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Feature image by Toni Cuenca via Unsplash

2 November 2023

Giant Flamingo Great For Pool Float by Laura Lynes

Read the full article online or in the print issue of the magazine.


It was a bright Monday in spring, and O was perched on the edge of a giant concrete basin, under its DO NOT SWIM sign, rubbing her hands like a fly. Normally it was O’s task on Mondays to compile a Customer Feedback report, the managerial team needed it by twelve, but this morning O had woken up with an acute pain flowering in her limbs, and because she could not name it, and because a name, in any case, would not be enough, O had told her line manager that someone had died. ‘So feeling a bit shook,’ O had written. ‘Although she’d been suffering a while.’

O had only met her manager once, some three or so years ago, when she’d interviewed for the role of dynamic Customer Service Administrator, but she knew to make this grief a small one, one that would need no more than a day to process, because by now she knew her manager to be easily alarmed. The reply had come in a small flurry:

Ah okay so sorry to hear that! Will ask J- to do report Busy times!! Take all the time you need.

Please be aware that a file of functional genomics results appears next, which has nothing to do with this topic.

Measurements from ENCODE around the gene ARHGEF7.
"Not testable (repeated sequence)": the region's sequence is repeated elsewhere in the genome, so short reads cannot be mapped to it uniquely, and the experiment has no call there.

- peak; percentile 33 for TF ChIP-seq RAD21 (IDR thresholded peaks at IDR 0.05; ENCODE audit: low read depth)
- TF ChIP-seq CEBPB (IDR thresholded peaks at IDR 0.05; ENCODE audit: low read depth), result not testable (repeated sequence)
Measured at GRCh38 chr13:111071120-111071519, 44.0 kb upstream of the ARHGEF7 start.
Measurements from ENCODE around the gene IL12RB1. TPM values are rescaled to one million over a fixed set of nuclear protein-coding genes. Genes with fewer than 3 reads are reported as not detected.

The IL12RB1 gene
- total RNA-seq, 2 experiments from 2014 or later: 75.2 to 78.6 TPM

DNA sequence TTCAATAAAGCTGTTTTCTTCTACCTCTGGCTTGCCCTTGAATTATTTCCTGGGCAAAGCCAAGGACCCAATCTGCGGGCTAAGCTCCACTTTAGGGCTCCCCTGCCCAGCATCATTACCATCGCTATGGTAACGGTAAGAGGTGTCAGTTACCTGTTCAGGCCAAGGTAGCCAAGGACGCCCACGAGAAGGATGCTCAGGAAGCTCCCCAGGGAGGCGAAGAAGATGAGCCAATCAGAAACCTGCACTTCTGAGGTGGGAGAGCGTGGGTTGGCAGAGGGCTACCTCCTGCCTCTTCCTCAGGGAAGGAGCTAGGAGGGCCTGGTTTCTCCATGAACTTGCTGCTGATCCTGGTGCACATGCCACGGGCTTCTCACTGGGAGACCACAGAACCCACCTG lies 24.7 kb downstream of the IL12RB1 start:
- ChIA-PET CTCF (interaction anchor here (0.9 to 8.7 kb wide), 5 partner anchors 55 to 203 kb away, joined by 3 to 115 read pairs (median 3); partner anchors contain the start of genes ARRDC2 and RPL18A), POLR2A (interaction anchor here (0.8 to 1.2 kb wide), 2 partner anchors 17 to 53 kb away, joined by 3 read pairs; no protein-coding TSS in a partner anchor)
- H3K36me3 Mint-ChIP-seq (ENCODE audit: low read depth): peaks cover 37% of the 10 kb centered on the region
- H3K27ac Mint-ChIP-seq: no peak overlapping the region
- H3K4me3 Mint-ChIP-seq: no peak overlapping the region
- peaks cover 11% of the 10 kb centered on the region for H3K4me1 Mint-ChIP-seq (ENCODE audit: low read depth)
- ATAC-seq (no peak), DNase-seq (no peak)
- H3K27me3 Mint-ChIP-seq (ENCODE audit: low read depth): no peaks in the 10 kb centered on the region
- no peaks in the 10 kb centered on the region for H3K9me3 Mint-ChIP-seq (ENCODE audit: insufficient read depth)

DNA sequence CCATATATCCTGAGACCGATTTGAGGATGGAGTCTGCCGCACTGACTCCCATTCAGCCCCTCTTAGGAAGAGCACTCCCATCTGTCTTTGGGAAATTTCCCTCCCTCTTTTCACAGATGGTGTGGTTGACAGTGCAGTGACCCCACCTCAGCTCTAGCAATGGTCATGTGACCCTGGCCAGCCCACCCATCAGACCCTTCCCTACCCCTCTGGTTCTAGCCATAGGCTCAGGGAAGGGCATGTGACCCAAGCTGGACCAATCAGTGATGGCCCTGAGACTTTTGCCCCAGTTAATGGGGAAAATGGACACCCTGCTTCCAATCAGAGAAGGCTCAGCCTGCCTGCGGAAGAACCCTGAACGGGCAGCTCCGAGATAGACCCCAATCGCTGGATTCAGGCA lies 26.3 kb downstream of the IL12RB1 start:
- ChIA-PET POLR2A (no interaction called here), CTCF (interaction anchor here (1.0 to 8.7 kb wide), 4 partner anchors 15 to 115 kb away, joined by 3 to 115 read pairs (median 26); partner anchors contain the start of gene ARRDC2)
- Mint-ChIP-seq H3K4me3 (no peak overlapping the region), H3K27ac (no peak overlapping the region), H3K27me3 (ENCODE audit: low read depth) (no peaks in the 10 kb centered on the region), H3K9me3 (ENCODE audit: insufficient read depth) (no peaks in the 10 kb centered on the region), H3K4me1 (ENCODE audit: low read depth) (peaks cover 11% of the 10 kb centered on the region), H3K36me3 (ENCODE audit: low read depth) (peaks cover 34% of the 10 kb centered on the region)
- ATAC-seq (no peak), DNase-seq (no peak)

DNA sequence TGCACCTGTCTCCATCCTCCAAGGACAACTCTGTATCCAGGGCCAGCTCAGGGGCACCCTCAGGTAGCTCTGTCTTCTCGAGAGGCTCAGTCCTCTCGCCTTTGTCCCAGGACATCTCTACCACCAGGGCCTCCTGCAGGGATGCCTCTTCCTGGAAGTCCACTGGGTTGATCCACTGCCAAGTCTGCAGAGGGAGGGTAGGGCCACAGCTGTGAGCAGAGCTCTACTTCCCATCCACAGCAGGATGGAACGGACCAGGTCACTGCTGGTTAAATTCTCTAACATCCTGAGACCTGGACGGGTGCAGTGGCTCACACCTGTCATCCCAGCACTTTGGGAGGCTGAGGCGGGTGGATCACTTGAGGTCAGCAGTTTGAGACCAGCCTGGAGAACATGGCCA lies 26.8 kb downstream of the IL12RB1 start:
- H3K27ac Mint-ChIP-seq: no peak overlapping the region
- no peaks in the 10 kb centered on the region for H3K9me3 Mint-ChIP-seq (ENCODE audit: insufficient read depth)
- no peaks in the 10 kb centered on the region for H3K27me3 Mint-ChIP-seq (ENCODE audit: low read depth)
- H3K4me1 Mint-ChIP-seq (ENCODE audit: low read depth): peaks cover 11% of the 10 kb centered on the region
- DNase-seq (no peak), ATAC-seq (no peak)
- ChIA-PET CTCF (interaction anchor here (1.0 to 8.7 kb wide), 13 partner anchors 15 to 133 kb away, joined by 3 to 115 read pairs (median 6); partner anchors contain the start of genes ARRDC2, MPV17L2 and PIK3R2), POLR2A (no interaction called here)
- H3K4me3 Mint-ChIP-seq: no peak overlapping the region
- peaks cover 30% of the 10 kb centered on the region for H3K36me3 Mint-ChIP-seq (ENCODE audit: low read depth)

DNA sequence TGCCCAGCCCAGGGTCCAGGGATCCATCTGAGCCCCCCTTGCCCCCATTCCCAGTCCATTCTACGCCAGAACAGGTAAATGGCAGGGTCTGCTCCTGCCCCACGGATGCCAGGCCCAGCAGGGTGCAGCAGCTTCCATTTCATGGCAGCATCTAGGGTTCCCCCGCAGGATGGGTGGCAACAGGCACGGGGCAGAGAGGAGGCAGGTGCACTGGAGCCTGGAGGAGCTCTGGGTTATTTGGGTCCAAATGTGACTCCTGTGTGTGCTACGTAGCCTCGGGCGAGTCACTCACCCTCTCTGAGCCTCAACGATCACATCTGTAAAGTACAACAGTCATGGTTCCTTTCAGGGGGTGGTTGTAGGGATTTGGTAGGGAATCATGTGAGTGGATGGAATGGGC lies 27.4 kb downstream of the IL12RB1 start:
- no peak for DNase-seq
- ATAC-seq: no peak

Which was how O got to be here, under a fluorescent sky, squinting out over the vast slab of water. O had looked onto it often, the basin lay behind her block of flats, but she rarely saw it in the day, knowing it mostly as a dark, blank sheet between the buildings, and as the place where last summer the boy from Flat 15 drowned. ‘He couldn’t swim,’ one of the neighbours had said, squeezing with O into the thin hallway the day after it happened. ‘Fourteen years old! His mum should’ve taught him how to swim.’ To O’s landlady, the basin was ‘a charming water feature’, or, ‘a lovely scenic spot’. She’d say something like this every time she dropped by the flat, surprising O and the couple O lived with, who kept themselves to themselves except for on these occasions, when they’d be driven out of their room to stand blinking with O in the low, damp kitchen while the landlady beamed at them. ‘It’s a super location!’ the landlady would say, looking around abstractly. ‘A scenic location.’ Despite the pain in O’s body, which had now taken on a lavish, fluctuating animation, spreading around her torso, O was determined to enjoy that holiday feeling and make the most of her day off. The brightness of the day gave the impression of warmth, and the thick silt tang coming off the water felt inviting. Residents had continued to swim in it that summer after the boy’s death, ignoring the large DO NOT SWIM sign the council had erected in response, and by autumn the mother’s loud wailing, her whale-like moans which could be heard from floor three, had died down. O laid her towel onto the concrete and lay her body down on top of the towel, carefully, slowly, so as not to cause any sudden spasming of the pain. She felt bad that J would have extra work today. The junior staff on their team were already pushed to capacity following the company’s move last year to ‘stream-line’, which had left those who hadn’t lost their job with too many jobs. Recently O had noticed that, to the company, it was no longer the customer who was ‘at the heart of what we do’, but the staff. More than a usual number were leaving, and the company had begun saying, ‘you are at the heart of what we do’. They would say it in every company-wide meeting, the CEO striding up and down the stage like a regular comedian. ‘So as you can see we are meeting and, indeed, exceeding the annual target, and you!, all of you, are at the heart of what we do.’ Unsettled by the starkness of the sky, which appeared to O like the white of an enormous eye, its pupil rolled right back, O covered her face with an arm. J was generally more enthusiastic than O, she had a very cute and easy way of smiling, even on office days when, O thought, nothing special was happening. O, on the other hand, did her best to pretend. In her interview she had described herself as having ‘I would say unstoppable enthusiasm’, beating other applicants to the role only just out of university, and while she had admitted, shyly peering over at her manager-to-be, who’d been stony-faced throughout, that swimming inflatables for all the family to enjoy was not an area she had much experience in, O had been sure it would be ‘really rewarding’.